The importance of feeling valued

When you begin thinking about leadership and conservation, the concept of serving others – as Barry describes in his podcast this week – is perhaps not the thing that springs to mind first. But as I think back over the twenty years I’ve been working in conservation in a professional capacity, I firmly believe it is one of the most important traits any conservation leader needs.

So, what does serving others really mean in a conservation sense? One of the most rewarding roles in my career to date was running the Rutland Osprey Project. My first full summer in the role was 2006 when I was 24 years old. At the time we had a team of around 75 people who helped monitor an Osprey nest on private land close to Rutland Water, known as Site B. We had a 24-hour watch on the nest while the birds were sitting on eggs and then daytime monitoring from 6am until 8pm once the chicks had hatched. Many volunteers signed up for a regular shift and thoroughly enjoyed following the progress of the Osprey family over the course of the breeding season.

The next summer a pair of Ospreys decided to nest on the nature reserve for the first time. Suddenly we had to double our efforts – we decided that it was important to have a 24-hour watch on both nests during the five-and-a-half-week incubation period, and then to continue to monitor both nests until the birds set-off to their African wintering grounds in early September. The volunteers who signed up to monitor the Manton Bay nest on the nature reserve would also double up as ‘meeters and greeters’ for the many visitors we expected to visit specifically to see the Ospreys. It promised to be a very different experience to the peace and tranquillity of Site B and I wondered how easy it would be for us to cover all of the shifts. In spring that year I felt well and truly out of my comfort zone and riddled with self-doubt. Having first got involved in the project as a schoolboy volunteer in 1997 I had been involved for ten years, but I was now managing a team of five seasonal staff – all of whom were considerably older than me – and, with the recruitment we had undertaken over the winter, over 125 volunteers. It was quite a daunting prospect and I also worried that, given my age, people wouldn’t take me seriously.

I shouldn’t have worried. The summer was a resounding success – a total of five young Ospreys fledged from the two sites, 30,000 people visited the Manton Bay nest on the nature reserve and we covered every single volunteer shift from March until September. What pleased me the most though – particularly given the worries I had at the start of the year – was a real togetherness that developed among the staff and volunteer team. Looking back now, I think there were two really simple things that we did, that made all the difference. Firstly, we phoned every volunteer before their next shift. This was quite a laborious job, and, I’ll be honest, quite often it was the last thing I wanted to do, but it gave us an opportunity to update everyone in person on the latest news – and this was particularly important for the volunteers who were talking to the members of the public. It meant that those people who were turning up for a shift when the visitor centre wasn’t staffed, knew exactly what was happening and felt confident when talking to visitors. The second thing was to make sure that we contacted every volunteer at least once – and ideally twice – during their shift. All this required was a simple phone call to find out how things were going and to thank the person at the end of the shift for their help, but it’s amazing what a difference it made.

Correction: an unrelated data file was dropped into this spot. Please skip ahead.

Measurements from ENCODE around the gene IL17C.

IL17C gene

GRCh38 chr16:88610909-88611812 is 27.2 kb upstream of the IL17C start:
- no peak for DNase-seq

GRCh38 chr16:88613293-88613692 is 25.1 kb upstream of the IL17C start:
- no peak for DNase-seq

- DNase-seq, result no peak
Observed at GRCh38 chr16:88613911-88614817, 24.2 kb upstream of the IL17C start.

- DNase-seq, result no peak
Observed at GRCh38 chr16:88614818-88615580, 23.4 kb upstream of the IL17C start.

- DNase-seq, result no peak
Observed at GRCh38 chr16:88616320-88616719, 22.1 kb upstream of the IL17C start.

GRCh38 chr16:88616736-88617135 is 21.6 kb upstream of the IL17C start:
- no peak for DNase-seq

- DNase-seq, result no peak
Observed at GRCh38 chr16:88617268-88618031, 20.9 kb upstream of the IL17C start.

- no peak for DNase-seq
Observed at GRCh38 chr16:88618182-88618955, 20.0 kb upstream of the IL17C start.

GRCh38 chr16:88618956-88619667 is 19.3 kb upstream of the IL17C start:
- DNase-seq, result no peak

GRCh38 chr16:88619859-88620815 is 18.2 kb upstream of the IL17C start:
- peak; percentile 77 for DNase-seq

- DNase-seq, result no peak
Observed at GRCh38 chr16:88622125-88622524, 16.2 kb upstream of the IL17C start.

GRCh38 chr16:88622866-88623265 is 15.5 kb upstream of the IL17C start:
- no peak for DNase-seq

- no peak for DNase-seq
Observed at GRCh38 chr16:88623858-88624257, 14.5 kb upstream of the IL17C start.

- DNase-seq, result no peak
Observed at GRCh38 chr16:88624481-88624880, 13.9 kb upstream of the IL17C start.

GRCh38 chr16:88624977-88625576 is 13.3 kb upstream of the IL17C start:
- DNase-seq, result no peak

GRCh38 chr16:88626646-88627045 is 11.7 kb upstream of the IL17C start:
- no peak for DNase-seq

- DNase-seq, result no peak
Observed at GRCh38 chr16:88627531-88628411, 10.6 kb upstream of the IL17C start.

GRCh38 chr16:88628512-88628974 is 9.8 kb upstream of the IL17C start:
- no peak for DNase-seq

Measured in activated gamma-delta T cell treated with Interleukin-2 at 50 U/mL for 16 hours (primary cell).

It seemed to me that these two very simple acts ensured that everyone who volunteered that summer felt valued. They felt part of a team and that we were grateful for the time they were giving up to help. The other very interesting development was that we found it far easier to fill shifts on the nature reserve than we did at Site B. After some initial reticence, we found that people enjoyed sharing their experiences of watching the Ospreys with other people. Some were initially nervous that they wouldn’t be able to answer all of the questions they were asked; but with some simple training and a bit of reassurance from myself and the other staff, everyone was fine – and I think many relished the fact they were trusted to be the face of the project for their four-hour shift. At the end of season party – held that September to say thank you to the volunteers – I read out a selection of comments from the visitor book, all of which referenced the warm and friendly welcome visitors had received from the volunteers.

My point with all this is that serving others doesn’t need to be difficult. Sometimes the smallest and seemingly most insignificant acts, can be more powerful than you could possibly imagine. By making our Osprey project volunteers feel valued with a couple of simple phone calls, we built a team of people who were totally dedicated to the cause – and who were the most brilliant ambassadors for the work we were doing. It made what had been a very memorable summer all the more rewarding.

I wonder what small acts you could undertake each day, or week, to make your team, or the people you work with, feel valued?

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